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ASSOCIATION FOR CAREER & TECHNICAL EDUCATION

Corresponding With Policymakers

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Never underestimate the power of a constituent’s contact! Letters and phone calls expressing a given viewpoint can change a policymaker’s mind and are particularly helpful when that official is wavering on an issue.

Personalized communication from constituents is the most effective at all levels. However, due to contamination threats, mail service on Capitol Hill continues to be unpredictable. As such, it is best to communicate by fax or e-mail when reaching out to your federal policymakers.

Below are some tips to help you correspond with policymakers:

Making Your Communication More Effective
Writing E-mails
Calling Policymakers
Sample Letter To Members of Congress
Sample Letter To Governor
Sample Letter to Local Official


Making Your Communication More Effective

It is important that letters or e-mail be as simple and clear as possible. To make your communication more effective:

  • Keep it short.
    Limit your letter to one or two pages.

  • Use appropriate address and salutation.
    Use the correct title, address and salutation and spell each correctly. To find the contact information of your Members of Congress, please visit ACTE's Legislative Action Center. If you are writing a state or local official, visit your local government page or your state ACTE Association for more information. The following forms of address and salutation are recommended for Members of Congress (It is not necessary to include the room number or street address when writing to your Members of Congress):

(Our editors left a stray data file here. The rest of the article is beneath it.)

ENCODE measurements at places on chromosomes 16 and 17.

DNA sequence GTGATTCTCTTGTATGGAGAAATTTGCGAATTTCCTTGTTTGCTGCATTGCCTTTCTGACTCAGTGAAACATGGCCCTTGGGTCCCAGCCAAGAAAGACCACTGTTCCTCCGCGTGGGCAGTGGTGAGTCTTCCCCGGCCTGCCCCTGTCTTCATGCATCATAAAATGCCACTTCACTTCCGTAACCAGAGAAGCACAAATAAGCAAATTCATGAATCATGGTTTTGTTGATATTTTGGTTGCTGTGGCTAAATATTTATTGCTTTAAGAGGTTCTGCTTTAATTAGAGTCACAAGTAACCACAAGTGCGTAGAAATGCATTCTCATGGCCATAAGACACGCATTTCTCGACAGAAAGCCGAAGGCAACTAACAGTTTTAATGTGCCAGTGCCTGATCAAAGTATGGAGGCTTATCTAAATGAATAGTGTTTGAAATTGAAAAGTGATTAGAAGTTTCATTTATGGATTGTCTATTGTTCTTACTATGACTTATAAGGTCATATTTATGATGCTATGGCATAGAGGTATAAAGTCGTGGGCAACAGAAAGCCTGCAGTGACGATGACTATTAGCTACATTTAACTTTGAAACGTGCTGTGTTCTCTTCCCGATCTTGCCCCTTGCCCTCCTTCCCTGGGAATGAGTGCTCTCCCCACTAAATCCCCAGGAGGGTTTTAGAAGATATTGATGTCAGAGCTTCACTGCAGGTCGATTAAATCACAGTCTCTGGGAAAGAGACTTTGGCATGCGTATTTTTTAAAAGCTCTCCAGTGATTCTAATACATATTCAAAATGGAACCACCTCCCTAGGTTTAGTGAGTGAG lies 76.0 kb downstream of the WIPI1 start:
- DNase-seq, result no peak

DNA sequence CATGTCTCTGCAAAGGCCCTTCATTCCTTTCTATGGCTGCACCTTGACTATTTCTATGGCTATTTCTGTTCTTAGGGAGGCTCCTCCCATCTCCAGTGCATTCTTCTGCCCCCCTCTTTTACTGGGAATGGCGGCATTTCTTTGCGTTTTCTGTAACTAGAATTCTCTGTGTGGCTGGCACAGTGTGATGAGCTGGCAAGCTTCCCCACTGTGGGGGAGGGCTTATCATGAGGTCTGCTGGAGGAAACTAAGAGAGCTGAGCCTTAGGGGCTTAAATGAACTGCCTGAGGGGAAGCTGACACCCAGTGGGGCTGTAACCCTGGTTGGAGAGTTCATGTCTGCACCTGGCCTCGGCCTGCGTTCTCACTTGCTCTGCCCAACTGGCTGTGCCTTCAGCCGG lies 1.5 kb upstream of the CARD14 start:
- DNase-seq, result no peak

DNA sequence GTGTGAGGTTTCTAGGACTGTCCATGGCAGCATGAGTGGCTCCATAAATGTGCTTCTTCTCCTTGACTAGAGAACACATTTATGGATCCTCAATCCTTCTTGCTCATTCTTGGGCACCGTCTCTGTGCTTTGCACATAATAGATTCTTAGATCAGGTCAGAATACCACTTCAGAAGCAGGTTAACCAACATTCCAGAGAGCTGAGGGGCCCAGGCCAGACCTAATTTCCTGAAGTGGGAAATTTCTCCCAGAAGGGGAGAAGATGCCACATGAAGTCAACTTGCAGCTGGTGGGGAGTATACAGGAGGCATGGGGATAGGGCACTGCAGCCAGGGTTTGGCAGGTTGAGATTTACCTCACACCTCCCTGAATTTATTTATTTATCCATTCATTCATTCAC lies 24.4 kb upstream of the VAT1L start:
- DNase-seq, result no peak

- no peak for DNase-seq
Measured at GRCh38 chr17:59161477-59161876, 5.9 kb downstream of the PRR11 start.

To Senators:
The Honorable (insert full name)
United States Senate
Washington, DC 20510

Dear Senator (insert last name):

To Representatives:
The Honorable (insert full name)
U. S. House of Representatives
Washington, DC 20515

Dear Representative (insert last name):

  • Be positive.
    Policymakers, like most of us, respond best to praise, not criticism. Tell them you supported them in the past (if you did) and how you need their help. It is extremely important to acknowledge their previous support on this or other issues.

  • Ask for a reply.
    When they do reply – and they usually will – write again. Compliment positive actions taken or encourage reconsideration of negative actions or those not taken. When a public official differs from your position, his or her response may include such language as “careful study,” “due consideration,” or “keeping your comments in mind.” These are often negative indicators and do not show commitment. Write back for clarification. Doing so lets the policymaker know that you are serious about the issue and are following his or her actions carefully.

  • Establish yourself as a resource.
    You are an expert in your field and can offer to provide additional information regarding the field, the issue, and the impact of proposed legislation.

Writing E-mail